And, I know, these aren’t the true ancestral homelands, that would be the water-starved town of Gardez in Afghanistan, or before that, maybe even the deserts of Arabia. Who knows, really, and how greedy can you be with cultural appropriation? Indian, Afghan, Arab…

70 years after he was born, in the mid 90’s, he visits me in my college dorms and tells me of his hazing in college. “They made me stand up on a chair and recite poetry.”

His love for Urdu poetry and writing was, I think, his great personal joy. He wrote in Urdu, and kept his long handwritten notes in a cupboard in the living room, and sometimes I looked through them but never quite understood the twisting, convoluted truth that writhe in Urdu poetry. Words with double purpose, phrases that turn on each other, devouring meaning but illuminating revelation. It was far above my head.

Sometimes I wonder if my own doubt and shyness about my writing isn’t inherited from him, why I write and put away things instead of showing them to other people. A few years ago, my uncle collected my grandfather’s materials and printed a collection of his poetry in India under the name my grandfather assumed for his poetry. My grandfather was so happy to hold the book in his hands, hear the poems read aloud.

His appreciation for English literature was also a deep and passionate thing, one he passed on to me. He frequently read Charles Dickens and Walter Scott; Great Expectations and Ivanhoe being the books he read me the most often when I was little. I think while he appreciated the Victorian novel, he loved the medieval stories best, stories and poems of knights and battles in far away lands he never saw. My son Samir is quite blond and when they met, my grandfather – his great-grandfather – called him Sir Samir. “You look like a knight,” he said. It’s easy to picture the kid’s shaggy blond hair in a suit of armor atop a horse with lance in hand. They shook hands with great solemnity.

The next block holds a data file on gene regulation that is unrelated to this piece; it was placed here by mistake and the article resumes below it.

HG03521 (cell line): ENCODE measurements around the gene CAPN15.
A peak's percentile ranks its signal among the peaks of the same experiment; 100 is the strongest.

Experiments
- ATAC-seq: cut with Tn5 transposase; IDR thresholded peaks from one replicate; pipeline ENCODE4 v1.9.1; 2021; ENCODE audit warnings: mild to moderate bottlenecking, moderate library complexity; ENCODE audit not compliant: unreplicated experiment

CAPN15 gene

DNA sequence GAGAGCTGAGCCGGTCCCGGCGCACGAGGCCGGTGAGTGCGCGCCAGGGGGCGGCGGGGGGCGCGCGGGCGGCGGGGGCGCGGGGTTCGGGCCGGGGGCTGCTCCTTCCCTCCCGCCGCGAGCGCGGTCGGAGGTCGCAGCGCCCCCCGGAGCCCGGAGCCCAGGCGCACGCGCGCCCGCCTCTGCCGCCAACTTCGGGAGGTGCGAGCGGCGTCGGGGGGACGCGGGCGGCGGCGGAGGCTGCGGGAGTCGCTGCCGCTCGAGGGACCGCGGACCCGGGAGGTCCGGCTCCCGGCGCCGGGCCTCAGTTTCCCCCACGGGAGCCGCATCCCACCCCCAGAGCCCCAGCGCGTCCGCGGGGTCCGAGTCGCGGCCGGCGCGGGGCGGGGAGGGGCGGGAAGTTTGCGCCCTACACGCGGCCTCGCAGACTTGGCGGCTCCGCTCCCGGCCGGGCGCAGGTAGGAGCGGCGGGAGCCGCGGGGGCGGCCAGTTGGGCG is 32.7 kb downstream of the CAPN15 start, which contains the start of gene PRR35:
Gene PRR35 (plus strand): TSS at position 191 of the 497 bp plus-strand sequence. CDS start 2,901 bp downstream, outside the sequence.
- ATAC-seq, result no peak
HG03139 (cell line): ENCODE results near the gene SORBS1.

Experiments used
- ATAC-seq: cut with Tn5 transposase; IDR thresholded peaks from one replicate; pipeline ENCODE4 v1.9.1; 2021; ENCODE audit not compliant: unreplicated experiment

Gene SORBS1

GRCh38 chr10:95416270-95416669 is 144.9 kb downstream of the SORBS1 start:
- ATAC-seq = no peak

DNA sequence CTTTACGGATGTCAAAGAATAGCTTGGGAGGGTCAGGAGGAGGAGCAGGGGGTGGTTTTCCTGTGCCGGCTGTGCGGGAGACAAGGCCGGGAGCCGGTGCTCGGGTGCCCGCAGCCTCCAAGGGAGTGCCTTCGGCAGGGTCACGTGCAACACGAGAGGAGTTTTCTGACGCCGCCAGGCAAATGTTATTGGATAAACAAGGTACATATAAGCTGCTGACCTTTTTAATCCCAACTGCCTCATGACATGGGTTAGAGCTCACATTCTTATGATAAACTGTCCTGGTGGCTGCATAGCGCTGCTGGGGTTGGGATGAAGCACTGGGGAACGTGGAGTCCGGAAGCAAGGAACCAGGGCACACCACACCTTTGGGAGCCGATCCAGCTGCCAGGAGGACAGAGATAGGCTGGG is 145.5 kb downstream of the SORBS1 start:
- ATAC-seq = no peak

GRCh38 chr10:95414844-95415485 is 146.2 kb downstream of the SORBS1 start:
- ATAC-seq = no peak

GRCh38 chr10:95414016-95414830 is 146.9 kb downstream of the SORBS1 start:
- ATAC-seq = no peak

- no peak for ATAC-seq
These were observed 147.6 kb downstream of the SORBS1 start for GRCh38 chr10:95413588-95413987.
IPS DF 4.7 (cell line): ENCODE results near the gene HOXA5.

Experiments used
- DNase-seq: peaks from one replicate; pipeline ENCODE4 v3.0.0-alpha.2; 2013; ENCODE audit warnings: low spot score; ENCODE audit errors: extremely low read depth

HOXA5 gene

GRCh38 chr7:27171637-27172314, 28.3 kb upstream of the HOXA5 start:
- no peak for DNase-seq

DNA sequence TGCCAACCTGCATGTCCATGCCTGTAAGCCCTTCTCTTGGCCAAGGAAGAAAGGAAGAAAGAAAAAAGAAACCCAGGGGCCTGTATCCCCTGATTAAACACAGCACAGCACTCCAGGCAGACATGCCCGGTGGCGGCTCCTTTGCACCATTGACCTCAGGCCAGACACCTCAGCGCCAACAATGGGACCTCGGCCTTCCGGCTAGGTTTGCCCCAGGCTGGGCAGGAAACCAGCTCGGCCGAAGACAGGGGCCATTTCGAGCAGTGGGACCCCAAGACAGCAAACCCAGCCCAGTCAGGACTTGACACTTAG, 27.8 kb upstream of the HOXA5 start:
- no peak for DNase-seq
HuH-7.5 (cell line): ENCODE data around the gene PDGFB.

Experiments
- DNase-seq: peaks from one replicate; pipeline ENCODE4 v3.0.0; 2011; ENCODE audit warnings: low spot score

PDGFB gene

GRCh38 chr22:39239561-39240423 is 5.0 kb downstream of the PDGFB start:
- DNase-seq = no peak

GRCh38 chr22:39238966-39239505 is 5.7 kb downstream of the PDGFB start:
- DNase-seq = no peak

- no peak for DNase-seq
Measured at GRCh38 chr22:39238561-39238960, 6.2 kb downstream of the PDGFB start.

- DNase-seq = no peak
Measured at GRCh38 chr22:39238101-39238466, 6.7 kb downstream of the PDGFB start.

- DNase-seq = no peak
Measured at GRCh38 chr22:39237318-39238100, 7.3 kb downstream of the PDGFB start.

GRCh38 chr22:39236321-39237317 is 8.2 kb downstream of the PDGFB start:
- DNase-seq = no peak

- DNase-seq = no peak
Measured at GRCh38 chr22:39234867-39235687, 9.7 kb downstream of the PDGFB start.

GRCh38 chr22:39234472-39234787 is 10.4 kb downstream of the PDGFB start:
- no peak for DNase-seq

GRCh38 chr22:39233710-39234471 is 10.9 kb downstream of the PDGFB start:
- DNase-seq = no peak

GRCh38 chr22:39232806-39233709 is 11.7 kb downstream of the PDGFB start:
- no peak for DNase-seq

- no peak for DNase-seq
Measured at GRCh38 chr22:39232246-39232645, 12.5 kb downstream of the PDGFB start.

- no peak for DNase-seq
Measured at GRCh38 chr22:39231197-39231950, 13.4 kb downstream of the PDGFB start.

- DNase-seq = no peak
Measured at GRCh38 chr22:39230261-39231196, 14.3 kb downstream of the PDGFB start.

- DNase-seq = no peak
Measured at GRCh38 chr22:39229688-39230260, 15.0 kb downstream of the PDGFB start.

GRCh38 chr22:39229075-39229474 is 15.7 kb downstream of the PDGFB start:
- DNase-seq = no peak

Last year, his eyesight was too far gone to make out words on a page and so I read aloud the Charge of the Light Brigade by Alfred Tennyson. I don’t think I did it any justice, but he smiled to hear it anyway.

Half a league, half a league, half a league onward…

In 1947, after the freedom and during the partition of India, he was living in North India. He was married with one son. The country was violently tearing itself apart as Pakistan split off. They lost everything – the lands, the villages, the mansions, the wealth (if it ever really existed), all reclaimed by the Indian socialist government from those they considered to be British collaborators. The family broke in two in a desperate bid for survival, his younger brother went to Pakistan and he moved south to the city of Hyderabad.  In that city, three year later, my mother was born. Three other children followed and 27 years after my mother, I was born.